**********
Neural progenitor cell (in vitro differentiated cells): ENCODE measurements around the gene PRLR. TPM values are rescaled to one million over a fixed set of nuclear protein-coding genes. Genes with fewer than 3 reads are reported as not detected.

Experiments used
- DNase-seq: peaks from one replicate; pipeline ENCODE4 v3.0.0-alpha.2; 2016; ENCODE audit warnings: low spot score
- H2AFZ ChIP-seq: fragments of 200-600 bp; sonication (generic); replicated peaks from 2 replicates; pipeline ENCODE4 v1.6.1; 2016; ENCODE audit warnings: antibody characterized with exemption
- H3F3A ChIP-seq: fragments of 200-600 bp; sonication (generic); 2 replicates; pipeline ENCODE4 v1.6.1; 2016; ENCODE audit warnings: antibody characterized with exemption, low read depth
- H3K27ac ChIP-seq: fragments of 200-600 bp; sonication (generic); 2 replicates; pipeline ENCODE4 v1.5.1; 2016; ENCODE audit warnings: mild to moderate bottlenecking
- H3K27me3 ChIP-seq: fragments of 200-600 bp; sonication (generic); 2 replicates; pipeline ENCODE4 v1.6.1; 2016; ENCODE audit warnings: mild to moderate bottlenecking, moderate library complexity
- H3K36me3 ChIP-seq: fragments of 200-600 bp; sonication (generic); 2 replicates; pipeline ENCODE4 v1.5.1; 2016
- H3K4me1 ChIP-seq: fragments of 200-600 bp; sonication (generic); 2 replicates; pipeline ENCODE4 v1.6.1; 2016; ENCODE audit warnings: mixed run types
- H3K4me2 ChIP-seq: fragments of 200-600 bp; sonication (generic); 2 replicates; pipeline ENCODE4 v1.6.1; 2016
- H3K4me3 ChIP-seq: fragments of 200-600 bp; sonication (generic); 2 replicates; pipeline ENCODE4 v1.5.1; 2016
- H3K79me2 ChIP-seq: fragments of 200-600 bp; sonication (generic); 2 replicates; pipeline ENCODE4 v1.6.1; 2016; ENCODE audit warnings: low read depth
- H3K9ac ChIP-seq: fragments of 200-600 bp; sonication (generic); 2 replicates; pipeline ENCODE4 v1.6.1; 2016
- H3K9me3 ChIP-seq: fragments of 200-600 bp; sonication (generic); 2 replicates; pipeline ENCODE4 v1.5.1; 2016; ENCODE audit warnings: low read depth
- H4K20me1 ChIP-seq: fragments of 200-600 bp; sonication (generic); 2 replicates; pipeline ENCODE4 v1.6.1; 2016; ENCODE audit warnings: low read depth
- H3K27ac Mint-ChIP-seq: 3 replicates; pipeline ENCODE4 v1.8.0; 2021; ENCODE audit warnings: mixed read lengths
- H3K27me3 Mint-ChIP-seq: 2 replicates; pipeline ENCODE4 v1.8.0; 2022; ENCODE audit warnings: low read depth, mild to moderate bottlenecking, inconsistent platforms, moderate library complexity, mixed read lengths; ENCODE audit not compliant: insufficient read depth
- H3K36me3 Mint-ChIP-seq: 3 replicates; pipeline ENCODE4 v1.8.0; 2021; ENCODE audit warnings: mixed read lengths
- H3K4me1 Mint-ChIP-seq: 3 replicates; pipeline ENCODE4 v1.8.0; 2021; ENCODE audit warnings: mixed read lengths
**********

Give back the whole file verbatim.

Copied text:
Neural progenitor cell (in vitro differentiated cells): ENCODE measurements around the gene PRLR. TPM values are rescaled to one million over a fixed set of nuclear protein-coding genes. Genes with fewer than 3 reads are reported as not detected.

Experiments used
- DNase-seq: peaks from one replicate; pipeline ENCODE4 v3.0.0-alpha.2; 2016; ENCODE audit warnings: low spot score
- H2AFZ ChIP-seq: fragments of 200-600 bp; sonication (generic); replicated peaks from 2 replicates; pipeline ENCODE4 v1.6.1; 2016; ENCODE audit warnings: antibody characterized with exemption
- H3F3A ChIP-seq: fragments of 200-600 bp; sonication (generic); 2 replicates; pipeline ENCODE4 v1.6.1; 2016; ENCODE audit warnings: antibody characterized with exemption, low read depth
- H3K27ac ChIP-seq: fragments of 200-600 bp; sonication (generic); 2 replicates; pipeline ENCODE4 v1.5.1; 2016; ENCODE audit warnings: mild to moderate bottlenecking
- H3K27me3 ChIP-seq: fragments of 200-600 bp; sonication (generic); 2 replicates; pipeline ENCODE4 v1.6.1; 2016; ENCODE audit warnings: mild to moderate bottlenecking, moderate library complexity
- H3K36me3 ChIP-seq: fragments of 200-600 bp; sonication (generic); 2 replicates; pipeline ENCODE4 v1.5.1; 2016
- H3K4me1 ChIP-seq: fragments of 200-600 bp; sonication (generic); 2 replicates; pipeline ENCODE4 v1.6.1; 2016; ENCODE audit warnings: mixed run types
- H3K4me2 ChIP-seq: fragments of 200-600 bp; sonication (generic); 2 replicates; pipeline ENCODE4 v1.6.1; 2016
- H3K4me3 ChIP-seq: fragments of 200-600 bp; sonication (generic); 2 replicates; pipeline ENCODE4 v1.5.1; 2016
- H3K79me2 ChIP-seq: fragments of 200-600 bp; sonication (generic); 2 replicates; pipeline ENCODE4 v1.6.1; 2016; ENCODE audit warnings: low read depth
- H3K9ac ChIP-seq: fragments of 200-600 bp; sonication (generic); 2 replicates; pipeline ENCODE4 v1.6.1; 2016
- H3K9me3 ChIP-seq: fragments of 200-600 bp; sonication (generic); 2 replicates; pipeline ENCODE4 v1.5.1; 2016; ENCODE audit warnings: low read depth
- H4K20me1 ChIP-seq: fragments of 200-600 bp; sonication (generic); 2 replicates; pipeline ENCODE4 v1.6.1; 2016; ENCODE audit warnings: low read depth
- H3K27ac Mint-ChIP-seq: 3 replicates; pipeline ENCODE4 v1.8.0; 2021; ENCODE audit warnings: mixed read lengths
- H3K27me3 Mint-ChIP-seq: 2 replicates; pipeline ENCODE4 v1.8.0; 2022; ENCODE audit warnings: low read depth, mild to moderate bottlenecking, inconsistent platforms, moderate library complexity, mixed read lengths; ENCODE audit not compliant: insufficient read depth
- H3K36me3 Mint-ChIP-seq: 3 replicates; pipeline ENCODE4 v1.8.0; 2021; ENCODE audit warnings: mixed read lengths
- H3K4me1 Mint-ChIP-seq: 3 replicates; pipeline ENCODE4 v1.8.0; 2021; ENCODE audit warnings: mixed read lengths